The officials of some U.S. state universities and colleges and even some state legislators seem to think they can get by with openly disobeying federal law.
They are flagrantly violating the law that prohibits giving subsidized college tuition rates to undocumented aliens.
Shouldn't public officials, of all people, respect the rule of law?
Texas, California, New York and Utah have legislatively thumbed their noses at federal law by passing state laws that grant in-state tuition rates to people living in the United States illegally.
Laws in each of those states provide at taxpayer expense a benefit to undocumented aliens that is denied to U.S. citizens from the 49 other states. The monetary difference, which varies from state to state, can be as much as $11,000 per year. This windfall is given even though most state governments are facing budget shortfalls caused by a stagnant economy.
Federal law, Title 8, Chapter 14, Sec. 1623, states: "an alien who is not lawfully present in the United States shall not be eligible on the basis of residence within a State ... for any post-secondary education benefit unless a citizen or national of the United States is eligible for such a benefit (in no less an amount, duration, and scope) without regard to whether the citizen or national is such a resident."
There was no misunderstanding about what this statute means, either when Congress passed it, or when in 1996 President Clinton signed it into law. Conference Report 104-828 stated, "this section provides that illegal aliens are not eligible for in-state tuition rates at public institutions of higher education."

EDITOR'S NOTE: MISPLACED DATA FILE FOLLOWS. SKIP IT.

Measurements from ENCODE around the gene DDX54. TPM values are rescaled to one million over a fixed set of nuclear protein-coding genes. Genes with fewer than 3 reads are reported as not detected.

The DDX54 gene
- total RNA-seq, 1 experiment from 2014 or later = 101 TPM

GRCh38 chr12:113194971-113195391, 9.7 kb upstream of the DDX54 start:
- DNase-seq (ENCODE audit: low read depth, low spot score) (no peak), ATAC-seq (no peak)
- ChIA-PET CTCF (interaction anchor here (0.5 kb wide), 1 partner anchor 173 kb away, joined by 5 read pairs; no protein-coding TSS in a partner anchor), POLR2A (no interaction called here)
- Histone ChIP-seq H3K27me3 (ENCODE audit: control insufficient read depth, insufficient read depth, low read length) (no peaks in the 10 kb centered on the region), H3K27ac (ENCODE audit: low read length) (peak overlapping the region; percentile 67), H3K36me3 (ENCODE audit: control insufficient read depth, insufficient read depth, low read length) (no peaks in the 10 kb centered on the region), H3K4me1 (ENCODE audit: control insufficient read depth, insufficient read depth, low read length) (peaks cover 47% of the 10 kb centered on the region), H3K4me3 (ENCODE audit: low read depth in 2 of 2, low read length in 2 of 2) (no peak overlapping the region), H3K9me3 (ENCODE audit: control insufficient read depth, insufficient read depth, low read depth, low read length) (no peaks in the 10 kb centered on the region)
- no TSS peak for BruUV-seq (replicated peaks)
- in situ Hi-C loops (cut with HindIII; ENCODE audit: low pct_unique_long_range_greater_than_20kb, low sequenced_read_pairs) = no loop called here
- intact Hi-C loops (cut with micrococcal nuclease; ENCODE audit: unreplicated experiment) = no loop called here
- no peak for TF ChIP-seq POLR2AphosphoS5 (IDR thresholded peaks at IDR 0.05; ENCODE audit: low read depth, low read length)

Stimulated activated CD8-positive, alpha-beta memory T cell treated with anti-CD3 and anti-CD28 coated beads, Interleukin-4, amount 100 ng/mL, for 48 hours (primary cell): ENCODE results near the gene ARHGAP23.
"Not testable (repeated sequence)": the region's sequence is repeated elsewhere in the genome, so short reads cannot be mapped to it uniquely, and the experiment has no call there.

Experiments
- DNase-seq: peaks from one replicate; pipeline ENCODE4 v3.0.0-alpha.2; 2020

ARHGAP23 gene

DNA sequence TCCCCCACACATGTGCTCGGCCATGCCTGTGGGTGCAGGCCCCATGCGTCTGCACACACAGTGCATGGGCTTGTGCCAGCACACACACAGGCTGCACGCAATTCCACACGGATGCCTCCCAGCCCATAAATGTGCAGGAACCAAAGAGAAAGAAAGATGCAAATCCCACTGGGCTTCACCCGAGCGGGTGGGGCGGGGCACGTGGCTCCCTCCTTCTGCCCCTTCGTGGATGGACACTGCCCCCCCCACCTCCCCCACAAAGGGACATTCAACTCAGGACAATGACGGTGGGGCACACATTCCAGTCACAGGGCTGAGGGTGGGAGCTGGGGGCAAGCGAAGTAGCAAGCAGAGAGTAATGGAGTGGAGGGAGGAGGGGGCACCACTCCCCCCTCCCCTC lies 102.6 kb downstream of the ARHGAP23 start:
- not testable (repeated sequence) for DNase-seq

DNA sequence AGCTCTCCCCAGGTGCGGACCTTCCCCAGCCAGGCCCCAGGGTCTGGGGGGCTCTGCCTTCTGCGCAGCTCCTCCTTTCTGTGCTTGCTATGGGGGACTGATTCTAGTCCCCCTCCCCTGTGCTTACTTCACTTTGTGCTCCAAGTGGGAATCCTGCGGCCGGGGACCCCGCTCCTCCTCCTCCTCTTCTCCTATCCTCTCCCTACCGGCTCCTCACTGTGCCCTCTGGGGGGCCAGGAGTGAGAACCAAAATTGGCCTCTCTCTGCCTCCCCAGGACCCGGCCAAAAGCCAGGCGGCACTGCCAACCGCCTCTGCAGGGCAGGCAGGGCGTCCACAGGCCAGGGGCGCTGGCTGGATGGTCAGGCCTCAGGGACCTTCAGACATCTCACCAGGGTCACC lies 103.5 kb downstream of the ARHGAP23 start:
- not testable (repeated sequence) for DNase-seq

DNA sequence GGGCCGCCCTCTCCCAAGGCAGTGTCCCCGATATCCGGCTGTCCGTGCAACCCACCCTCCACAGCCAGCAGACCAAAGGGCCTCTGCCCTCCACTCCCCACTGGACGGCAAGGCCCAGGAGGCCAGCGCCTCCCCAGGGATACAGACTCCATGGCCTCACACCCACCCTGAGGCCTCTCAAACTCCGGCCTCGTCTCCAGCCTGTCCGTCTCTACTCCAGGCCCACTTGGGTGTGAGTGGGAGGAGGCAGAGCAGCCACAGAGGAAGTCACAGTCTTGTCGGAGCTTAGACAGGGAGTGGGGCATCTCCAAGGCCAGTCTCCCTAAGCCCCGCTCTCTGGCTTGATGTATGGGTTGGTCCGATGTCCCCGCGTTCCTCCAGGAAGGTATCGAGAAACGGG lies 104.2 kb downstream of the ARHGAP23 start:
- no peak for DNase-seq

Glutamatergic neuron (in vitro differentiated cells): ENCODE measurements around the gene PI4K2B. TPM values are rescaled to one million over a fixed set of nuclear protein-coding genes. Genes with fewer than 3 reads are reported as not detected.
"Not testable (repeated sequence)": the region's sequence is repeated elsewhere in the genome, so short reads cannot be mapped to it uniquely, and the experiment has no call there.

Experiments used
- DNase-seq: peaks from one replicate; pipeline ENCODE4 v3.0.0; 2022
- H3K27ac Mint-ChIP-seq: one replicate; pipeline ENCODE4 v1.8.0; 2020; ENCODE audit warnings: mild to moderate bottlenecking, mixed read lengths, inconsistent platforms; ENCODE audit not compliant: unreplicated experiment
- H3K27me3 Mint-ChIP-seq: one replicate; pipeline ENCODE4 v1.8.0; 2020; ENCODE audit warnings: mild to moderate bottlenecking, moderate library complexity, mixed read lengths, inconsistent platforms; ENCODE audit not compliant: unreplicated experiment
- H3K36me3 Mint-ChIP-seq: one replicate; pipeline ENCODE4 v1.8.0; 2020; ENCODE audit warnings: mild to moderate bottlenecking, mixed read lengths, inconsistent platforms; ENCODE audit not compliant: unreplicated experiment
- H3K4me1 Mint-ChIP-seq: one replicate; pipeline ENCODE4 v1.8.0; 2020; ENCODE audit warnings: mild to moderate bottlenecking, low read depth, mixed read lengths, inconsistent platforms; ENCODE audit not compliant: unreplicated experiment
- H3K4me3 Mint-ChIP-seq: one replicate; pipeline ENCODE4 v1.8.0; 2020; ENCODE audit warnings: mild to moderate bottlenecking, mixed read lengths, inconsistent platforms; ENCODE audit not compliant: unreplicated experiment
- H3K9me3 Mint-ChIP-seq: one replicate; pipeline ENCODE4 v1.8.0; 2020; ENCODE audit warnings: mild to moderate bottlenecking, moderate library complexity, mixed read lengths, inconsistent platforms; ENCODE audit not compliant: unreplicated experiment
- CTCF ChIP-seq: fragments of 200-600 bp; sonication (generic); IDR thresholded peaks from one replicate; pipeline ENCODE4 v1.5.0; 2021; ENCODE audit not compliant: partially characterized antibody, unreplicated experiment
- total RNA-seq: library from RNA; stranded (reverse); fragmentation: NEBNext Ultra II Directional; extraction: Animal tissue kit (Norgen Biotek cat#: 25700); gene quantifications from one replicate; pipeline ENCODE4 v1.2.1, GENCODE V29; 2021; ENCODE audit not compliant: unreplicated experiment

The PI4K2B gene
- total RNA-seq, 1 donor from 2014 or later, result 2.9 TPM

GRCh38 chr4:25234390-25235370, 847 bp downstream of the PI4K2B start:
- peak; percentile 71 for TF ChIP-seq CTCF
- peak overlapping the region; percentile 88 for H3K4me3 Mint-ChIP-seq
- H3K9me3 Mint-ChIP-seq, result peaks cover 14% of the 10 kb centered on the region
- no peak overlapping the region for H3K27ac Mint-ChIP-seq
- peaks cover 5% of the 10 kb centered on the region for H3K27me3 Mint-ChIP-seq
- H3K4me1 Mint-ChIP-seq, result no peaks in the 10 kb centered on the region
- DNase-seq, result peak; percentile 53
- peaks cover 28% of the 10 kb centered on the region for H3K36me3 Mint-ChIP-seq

The universities think they can circumvent this law by simply not asking student applicants whether or not they are legally in this country. The Immigration and Naturalization Service said there is "no reason" for the INS to issue regulations because, according to a representative, the agency believes that undocumented aliens should be removed from the country.
In June 2001, Texas became the first state to pass a law giving in-state tuition rates to undocumented immigrants, although some universities in Texas, California and New York had been quietly doing this during the 1990s.
California Gov. Gray Davis, a Democrat, vetoed a state bill in 2000 to give in-state tuition rates to illegal aliens, but he signed such a bill in October 2001. The California Board of Regents then voted 17-5 to make this windfall available at the University of California.
Phyllis Schlafly is a national leader of the pro-family movement, a nationally syndicated columnist and author of Feminist Fantasies.
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